Harvard Law Review Forum:
In my haste to blog a link to my new piece, I overlooked a significant event in the law review world: the debut of the Harvard Law Review Forum. Here's the official blurb from the Harvard Law Review's website:
  It has been our experience that short Replies to our Articles often add a great deal of value to the Review, and to the Articles themselves. However, the constraints of the publication process make it impossible for us to publish as many Replies, in as timely a manner, as we would like. The Forum is an online extension of our printed pages that is intended to allow for a more robust scholarly discussion of our Articles.
  In addition to allowing us to publish more timely Replies, the Forum also allows scholars to contribute ideas that may not lend themselves to the traditional law review format. To that end, Forum Replies are approximately 3000 words long, and should be lightly footnoted and sourced in comparison to traditional Articles. However, they are subject to the same editorial standards as the material that appears in our printed volume.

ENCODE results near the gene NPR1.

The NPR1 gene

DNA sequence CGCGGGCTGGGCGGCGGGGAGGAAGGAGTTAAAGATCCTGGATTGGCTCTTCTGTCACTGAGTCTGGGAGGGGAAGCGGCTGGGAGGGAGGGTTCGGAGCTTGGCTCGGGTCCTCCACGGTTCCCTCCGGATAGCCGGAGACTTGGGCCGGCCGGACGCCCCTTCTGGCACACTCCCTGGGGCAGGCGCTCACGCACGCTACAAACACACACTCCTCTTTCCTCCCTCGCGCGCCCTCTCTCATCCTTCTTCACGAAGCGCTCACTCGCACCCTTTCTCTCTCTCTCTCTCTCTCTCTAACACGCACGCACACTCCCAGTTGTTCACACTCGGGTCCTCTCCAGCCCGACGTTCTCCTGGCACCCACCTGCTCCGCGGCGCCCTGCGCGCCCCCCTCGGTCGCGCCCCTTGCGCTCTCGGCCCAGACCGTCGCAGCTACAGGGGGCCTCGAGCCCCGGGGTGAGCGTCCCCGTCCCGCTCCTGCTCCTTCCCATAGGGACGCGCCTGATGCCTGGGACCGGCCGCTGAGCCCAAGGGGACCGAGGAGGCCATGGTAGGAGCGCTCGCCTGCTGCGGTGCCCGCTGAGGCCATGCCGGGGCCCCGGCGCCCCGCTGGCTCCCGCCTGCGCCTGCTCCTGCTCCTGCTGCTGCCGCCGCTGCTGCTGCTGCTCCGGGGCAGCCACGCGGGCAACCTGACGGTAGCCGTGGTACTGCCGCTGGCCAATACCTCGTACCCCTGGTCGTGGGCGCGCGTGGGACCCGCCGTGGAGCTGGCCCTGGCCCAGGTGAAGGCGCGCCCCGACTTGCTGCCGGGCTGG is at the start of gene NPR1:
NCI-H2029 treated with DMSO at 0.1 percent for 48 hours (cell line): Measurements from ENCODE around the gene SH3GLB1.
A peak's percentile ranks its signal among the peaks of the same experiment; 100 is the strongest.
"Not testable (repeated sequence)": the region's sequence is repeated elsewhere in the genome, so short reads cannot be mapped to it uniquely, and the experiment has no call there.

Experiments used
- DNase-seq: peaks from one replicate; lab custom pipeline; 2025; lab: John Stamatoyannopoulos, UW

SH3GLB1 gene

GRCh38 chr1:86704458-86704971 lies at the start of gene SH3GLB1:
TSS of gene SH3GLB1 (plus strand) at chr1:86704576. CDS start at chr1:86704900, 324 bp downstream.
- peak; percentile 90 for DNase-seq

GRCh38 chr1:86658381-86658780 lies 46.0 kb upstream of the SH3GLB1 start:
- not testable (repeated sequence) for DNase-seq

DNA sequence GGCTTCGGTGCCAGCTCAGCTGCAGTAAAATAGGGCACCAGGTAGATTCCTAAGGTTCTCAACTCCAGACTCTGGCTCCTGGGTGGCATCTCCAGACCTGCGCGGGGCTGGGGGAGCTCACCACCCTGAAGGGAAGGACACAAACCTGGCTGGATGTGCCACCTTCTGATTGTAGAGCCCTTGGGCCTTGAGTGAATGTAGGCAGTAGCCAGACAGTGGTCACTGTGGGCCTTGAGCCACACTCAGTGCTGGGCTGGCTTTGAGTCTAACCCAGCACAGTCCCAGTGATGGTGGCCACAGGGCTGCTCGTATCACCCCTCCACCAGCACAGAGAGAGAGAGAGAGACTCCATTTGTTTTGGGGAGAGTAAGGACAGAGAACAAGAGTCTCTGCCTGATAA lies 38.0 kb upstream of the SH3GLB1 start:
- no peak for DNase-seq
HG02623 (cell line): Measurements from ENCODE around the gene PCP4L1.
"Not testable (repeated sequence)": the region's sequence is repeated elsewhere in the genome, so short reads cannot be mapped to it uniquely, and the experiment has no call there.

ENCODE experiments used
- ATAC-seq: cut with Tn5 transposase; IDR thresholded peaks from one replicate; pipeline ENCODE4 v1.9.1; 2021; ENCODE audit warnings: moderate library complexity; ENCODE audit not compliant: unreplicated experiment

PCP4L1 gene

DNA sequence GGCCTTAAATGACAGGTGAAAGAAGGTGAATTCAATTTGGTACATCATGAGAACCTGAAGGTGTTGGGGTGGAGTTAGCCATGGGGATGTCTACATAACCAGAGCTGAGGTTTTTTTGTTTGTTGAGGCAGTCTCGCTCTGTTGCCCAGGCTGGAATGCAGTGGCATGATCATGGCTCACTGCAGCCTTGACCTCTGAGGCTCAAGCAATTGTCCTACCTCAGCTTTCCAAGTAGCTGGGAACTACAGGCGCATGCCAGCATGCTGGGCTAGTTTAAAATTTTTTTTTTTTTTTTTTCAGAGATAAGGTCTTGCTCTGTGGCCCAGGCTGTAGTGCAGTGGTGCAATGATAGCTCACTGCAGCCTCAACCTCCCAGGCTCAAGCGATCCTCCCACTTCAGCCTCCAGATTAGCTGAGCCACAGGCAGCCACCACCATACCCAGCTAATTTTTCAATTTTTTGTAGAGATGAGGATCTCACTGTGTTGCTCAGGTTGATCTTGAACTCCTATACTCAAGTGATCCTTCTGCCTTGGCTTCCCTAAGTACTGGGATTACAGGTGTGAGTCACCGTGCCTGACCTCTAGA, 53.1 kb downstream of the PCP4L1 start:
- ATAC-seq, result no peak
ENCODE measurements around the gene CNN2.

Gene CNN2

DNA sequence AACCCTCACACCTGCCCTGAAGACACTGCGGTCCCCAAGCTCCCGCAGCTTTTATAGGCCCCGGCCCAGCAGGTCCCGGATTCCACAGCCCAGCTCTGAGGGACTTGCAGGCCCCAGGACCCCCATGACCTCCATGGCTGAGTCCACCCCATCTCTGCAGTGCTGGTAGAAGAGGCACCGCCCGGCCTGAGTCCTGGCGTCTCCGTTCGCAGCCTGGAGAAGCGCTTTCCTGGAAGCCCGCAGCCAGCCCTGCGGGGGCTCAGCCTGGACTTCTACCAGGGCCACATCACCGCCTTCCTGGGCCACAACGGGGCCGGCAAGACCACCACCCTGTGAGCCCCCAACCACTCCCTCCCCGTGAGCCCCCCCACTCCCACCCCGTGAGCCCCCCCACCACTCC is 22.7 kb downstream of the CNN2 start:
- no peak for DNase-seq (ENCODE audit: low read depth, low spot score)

Replies appearing in the Forum are permanently published on our website as Adobe PDF files. (We are also working with Lexis and Westlaw to incorporate the Forum into their databases.) The Forum is formatted and paginated like our printed volume, and should be cited as follows: Jane Smith, Reply Title, 119 HARV. L. REV. F. 1 (2005), www.harvardlawreview.org/forum/issues/119/dec05/author.pdf.
  The Forum will feature multiple Replies to each Article in the Review. Replies are published on a rolling basis; we invite you to follow the conversations as they unfold.
  You can view the initial set of Harvard Law Review Forum replies here. I was particularly interested in the response to my own article by my friend and brand-spanking new law prof Paul Ohm, The Fourth Amendment Right to Delete.

  I suppose it's natural to compare the HLR Forum to the Yale Law Journal's new site, The Pocket Part. The Yale site is more blog-like; responses are in html, with hyperlinks, and comments are enabled. In contrast, the Harvard site has no comments or hyperlinks, but posts the articles as .pdf documents in that cool HLR font. Plus, the Harvard responses will be available on Westlaw and Lexis. [UPDATE: C.J. Mahoney writes in to add that "The Yale Law Journal is likewise working with Lexis and Westlaw to include Pocket Part content on their databases."]

  Does anyone know if other journals are planning something similar?